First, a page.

10 Tips For Flying With Your Music Equipment
The holidays are coming and air travel is on the minds of many a musician. Recently it has become increasingly difficult for artists to travel with their instruments, but by following these ten tips, you can make the process of getting your gear overseas that much easier.
Guest Post by Martin Laird
Gone are the days of careless flying, when airlines would have absolutely no problem with musicians taking their instruments with them as cabin baggage. In fact, before the 2000’s, there was no issue taking a guitar, saxophone or even a base with you. Nowadays, airlines enforce multiple policies that clearly infringe upon a musician’s unique need to travel with instruments.
But before you’re faced with the situation every musician dreads: to have to gate-check an instrument, here are a few tips for flying with your music instrument.
1.Know Your Rights
As of March 6th 2015, musicians are legally protected from having to gate-check their instruments when flying with US airlines. The Department of Transportation issued a final rule clearly stating that small instruments (such as violins, guitars, and in some cases bass guitars, though this may extend to saxophones and other instruments) must be allowed in the cabin if safe stowage space is available. Knowing this beforehand will help you decide on a number of things, for instance, booking pre-boarding options.
Remember that, according to the DOT’s new regulations, musical instruments are viewed as normal carry-on baggage and are not given priority over other carry-on items.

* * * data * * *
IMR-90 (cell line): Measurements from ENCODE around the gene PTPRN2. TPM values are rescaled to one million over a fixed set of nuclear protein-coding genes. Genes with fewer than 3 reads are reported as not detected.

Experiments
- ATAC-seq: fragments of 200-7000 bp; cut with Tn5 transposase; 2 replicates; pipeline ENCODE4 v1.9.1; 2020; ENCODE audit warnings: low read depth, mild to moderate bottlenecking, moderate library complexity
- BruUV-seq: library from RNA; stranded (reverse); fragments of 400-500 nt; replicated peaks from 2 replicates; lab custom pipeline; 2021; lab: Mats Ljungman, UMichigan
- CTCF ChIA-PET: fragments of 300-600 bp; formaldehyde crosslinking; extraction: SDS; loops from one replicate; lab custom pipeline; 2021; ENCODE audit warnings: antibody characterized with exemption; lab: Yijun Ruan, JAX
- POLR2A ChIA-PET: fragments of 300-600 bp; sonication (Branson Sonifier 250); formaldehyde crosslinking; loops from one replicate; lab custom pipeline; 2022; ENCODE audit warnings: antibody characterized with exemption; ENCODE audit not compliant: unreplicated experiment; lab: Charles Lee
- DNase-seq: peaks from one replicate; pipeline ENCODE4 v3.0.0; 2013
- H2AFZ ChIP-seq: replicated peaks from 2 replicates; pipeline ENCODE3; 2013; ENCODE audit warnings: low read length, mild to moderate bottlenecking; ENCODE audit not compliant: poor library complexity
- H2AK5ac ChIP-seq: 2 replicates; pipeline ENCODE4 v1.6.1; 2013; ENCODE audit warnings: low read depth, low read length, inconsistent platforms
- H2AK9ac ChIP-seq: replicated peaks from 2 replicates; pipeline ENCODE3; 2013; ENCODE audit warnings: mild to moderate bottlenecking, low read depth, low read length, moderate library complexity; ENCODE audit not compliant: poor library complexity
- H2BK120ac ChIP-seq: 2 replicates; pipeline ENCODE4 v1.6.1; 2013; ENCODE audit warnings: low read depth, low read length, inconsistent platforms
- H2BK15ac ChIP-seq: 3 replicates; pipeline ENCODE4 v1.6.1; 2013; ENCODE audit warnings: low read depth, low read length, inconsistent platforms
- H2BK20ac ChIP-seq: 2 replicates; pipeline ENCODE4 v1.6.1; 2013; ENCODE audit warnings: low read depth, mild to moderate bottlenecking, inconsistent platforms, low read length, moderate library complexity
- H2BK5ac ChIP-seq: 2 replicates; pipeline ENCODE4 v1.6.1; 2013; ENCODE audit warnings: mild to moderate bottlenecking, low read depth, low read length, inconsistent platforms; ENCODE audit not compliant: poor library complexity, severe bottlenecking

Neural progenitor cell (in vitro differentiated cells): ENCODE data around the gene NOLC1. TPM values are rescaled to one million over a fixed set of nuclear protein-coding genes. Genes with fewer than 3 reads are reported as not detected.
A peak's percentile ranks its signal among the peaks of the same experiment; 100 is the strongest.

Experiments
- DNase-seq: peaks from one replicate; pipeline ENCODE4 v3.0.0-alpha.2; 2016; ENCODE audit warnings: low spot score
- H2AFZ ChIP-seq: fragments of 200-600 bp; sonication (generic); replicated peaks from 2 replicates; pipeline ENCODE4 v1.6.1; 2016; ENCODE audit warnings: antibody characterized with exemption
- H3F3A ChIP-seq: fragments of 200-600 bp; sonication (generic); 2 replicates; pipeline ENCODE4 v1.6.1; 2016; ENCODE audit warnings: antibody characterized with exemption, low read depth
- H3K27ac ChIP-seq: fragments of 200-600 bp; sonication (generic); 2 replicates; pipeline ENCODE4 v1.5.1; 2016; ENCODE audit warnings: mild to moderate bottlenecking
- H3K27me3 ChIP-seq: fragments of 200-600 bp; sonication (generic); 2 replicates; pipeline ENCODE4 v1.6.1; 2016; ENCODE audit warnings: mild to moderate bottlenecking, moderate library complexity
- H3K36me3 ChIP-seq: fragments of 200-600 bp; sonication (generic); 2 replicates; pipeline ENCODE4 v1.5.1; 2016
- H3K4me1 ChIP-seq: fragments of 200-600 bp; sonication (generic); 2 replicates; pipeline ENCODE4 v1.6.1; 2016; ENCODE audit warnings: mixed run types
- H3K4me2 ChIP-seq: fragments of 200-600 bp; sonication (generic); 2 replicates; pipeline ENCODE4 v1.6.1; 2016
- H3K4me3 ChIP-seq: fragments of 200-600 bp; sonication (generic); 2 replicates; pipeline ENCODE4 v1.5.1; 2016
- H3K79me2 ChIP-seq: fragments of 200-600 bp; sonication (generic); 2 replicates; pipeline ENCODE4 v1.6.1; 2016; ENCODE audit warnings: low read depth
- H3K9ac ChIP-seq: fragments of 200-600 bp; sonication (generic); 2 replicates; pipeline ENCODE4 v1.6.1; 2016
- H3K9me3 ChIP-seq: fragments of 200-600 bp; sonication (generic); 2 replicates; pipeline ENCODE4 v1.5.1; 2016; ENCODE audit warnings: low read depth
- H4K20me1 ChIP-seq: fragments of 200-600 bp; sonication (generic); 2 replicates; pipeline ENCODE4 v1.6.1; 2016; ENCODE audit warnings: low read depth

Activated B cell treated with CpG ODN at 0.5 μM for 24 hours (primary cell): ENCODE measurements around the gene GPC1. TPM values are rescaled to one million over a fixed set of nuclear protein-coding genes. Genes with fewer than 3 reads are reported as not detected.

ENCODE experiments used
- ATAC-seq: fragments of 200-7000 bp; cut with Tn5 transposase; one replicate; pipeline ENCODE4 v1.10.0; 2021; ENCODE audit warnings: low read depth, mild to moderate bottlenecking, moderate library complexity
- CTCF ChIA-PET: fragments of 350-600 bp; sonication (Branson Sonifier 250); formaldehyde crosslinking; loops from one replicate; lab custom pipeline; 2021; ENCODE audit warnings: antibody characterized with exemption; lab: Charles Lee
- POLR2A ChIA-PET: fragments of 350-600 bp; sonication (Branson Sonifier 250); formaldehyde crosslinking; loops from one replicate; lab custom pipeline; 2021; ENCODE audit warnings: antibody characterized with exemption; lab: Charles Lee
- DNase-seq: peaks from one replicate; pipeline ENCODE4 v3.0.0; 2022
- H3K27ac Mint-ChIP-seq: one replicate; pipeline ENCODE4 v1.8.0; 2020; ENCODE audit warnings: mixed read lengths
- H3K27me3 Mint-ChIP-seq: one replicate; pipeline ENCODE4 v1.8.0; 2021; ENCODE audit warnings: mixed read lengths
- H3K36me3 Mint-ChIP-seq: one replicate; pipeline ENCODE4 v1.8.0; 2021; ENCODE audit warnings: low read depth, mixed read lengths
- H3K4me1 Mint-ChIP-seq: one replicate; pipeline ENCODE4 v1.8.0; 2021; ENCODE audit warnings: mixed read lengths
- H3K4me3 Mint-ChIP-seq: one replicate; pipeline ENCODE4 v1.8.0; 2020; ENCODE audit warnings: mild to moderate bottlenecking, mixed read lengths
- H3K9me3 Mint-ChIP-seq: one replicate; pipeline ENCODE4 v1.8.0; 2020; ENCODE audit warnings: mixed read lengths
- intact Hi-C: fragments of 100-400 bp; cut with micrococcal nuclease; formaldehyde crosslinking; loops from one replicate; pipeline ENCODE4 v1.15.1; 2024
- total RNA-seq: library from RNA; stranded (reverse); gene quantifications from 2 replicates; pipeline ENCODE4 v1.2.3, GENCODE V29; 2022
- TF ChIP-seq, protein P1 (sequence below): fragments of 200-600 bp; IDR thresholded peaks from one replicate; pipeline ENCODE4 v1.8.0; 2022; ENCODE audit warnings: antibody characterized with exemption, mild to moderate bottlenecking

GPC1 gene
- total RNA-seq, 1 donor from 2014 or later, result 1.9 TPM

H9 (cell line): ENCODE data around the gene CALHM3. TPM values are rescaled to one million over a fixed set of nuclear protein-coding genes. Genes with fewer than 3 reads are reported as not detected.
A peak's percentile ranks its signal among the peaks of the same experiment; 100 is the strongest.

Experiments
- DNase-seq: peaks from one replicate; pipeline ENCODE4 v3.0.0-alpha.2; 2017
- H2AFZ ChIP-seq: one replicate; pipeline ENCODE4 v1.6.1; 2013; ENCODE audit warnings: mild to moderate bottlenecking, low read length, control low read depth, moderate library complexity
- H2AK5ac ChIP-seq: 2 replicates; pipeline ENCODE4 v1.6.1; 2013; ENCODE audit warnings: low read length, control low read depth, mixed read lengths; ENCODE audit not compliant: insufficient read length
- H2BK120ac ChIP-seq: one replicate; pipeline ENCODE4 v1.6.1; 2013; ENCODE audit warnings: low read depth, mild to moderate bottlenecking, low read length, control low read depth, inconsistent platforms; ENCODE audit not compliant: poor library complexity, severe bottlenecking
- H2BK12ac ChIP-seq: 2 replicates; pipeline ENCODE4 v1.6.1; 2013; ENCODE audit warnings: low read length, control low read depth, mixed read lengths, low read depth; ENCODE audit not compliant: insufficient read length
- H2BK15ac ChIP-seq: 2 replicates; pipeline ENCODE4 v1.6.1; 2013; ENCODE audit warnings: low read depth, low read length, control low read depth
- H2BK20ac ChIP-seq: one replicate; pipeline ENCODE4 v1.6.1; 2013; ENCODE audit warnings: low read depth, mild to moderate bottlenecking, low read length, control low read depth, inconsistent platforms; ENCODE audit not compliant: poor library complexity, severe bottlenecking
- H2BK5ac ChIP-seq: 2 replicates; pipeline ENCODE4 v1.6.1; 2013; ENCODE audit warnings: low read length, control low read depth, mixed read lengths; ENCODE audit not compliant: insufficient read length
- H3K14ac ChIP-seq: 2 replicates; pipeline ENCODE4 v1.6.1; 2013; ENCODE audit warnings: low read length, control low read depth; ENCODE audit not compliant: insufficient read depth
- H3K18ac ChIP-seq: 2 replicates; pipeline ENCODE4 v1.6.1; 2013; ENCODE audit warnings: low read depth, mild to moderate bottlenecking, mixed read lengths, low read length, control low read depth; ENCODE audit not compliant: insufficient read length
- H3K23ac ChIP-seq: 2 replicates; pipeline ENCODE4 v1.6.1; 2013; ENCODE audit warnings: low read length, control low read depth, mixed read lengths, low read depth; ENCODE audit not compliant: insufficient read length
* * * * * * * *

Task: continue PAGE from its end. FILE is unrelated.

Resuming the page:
2.Consider Booking an Extra Seat
Each individual airline will have different regulations as to how they handle musical instruments, however, most of them accept large musical instruments (for instance cellos or double basses) if you agree to book a seat as “seat baggage”. Normally, such tickets don’t include airport fees and other additional fees, so it may be worthwhile to consider this option especially if you’re booking your flight ahead of time.
3.Choose the Best, Most Robust Case Possible
The issue is that flight cases may often be bulky and be the reason why your music equipment is not allowed as a carry-on. However, there are companies who produce compact flight cases (often molded to the shape of the instrument of your choice). Such flight cases significantly improve your odds of getting your instrument in the cabin. One thing I strongly oppose is choosing a soft gig bag, as they have close-to-zero survival chances if and when the airline does decide to check your instrument in.
You’ve surely heard of this musician’s mishap with a certain airline that destroyed his beloved Taylor guitar.
4. Always be Ready to Improvise
Yes, though you may think that a wing-it type of attitude can’t really get you places, think again. There are multiple approaches and if you’re accustomed to flying, you can even identify a routine that almost always works. For instance, I always leave my guitar with friends (I avoid driving alone to the airport) when checking in, so that the airline employees don’t get a chance to see the instrument before the flight. This is a really big deal, since most problems you’ll face will begin before boarding. The explanation is rather simple: if your luggage is non-standard, it will stick out and airline personnel will immediately hone in on it. Also, make sure to keep it out of sight and if you must approach airline personnel for anything, keep the instrument below eye level. Either wear it on the opposite shoulder while you’re distracting the boarding personnel with your ticket or carry it in such a way that it’s almost always out of sight.